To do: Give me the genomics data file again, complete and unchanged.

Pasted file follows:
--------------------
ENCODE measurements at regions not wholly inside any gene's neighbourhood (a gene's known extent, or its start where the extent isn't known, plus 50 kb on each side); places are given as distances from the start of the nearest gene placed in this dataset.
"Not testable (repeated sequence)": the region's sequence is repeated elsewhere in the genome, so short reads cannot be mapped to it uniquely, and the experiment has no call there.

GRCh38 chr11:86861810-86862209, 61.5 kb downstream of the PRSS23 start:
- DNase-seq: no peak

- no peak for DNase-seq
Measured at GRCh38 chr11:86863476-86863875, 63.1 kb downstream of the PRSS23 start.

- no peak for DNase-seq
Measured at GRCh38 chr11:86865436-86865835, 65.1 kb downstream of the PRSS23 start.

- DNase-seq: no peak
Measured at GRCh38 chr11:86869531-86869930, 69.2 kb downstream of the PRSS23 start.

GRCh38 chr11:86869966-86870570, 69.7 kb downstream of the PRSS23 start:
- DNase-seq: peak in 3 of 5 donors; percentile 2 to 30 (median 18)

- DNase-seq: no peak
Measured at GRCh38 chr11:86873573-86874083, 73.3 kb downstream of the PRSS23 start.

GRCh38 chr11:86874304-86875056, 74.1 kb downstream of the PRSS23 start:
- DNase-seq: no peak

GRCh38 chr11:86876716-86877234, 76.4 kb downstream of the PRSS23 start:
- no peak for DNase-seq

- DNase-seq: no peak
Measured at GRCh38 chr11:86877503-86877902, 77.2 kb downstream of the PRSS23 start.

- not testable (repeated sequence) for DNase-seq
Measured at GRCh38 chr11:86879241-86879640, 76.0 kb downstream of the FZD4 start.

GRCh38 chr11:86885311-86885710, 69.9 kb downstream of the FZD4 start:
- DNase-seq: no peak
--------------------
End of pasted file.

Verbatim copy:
ENCODE measurements at regions not wholly inside any gene's neighbourhood (a gene's known extent, or its start where the extent isn't known, plus 50 kb on each side); places are given as distances from the start of the nearest gene placed in this dataset.
"Not testable (repeated sequence)": the region's sequence is repeated elsewhere in the genome, so short reads cannot be mapped to it uniquely, and the experiment has no call there.

GRCh38 chr11:86861810-86862209, 61.5 kb downstream of the PRSS23 start:
- DNase-seq: no peak

- no peak for DNase-seq
Measured at GRCh38 chr11:86863476-86863875, 63.1 kb downstream of the PRSS23 start.

- no peak for DNase-seq
Measured at GRCh38 chr11:86865436-86865835, 65.1 kb downstream of the PRSS23 start.

- DNase-seq: no peak
Measured at GRCh38 chr11:86869531-86869930, 69.2 kb downstream of the PRSS23 start.

GRCh38 chr11:86869966-86870570, 69.7 kb downstream of the PRSS23 start:
- DNase-seq: peak in 3 of 5 donors; percentile 2 to 30 (median 18)

- DNase-seq: no peak
Measured at GRCh38 chr11:86873573-86874083, 73.3 kb downstream of the PRSS23 start.

GRCh38 chr11:86874304-86875056, 74.1 kb downstream of the PRSS23 start:
- DNase-seq: no peak

GRCh38 chr11:86876716-86877234, 76.4 kb downstream of the PRSS23 start:
- no peak for DNase-seq

- DNase-seq: no peak
Measured at GRCh38 chr11:86877503-86877902, 77.2 kb downstream of the PRSS23 start.

- not testable (repeated sequence) for DNase-seq
Measured at GRCh38 chr11:86879241-86879640, 76.0 kb downstream of the FZD4 start.

GRCh38 chr11:86885311-86885710, 69.9 kb downstream of the FZD4 start:
- DNase-seq: no peak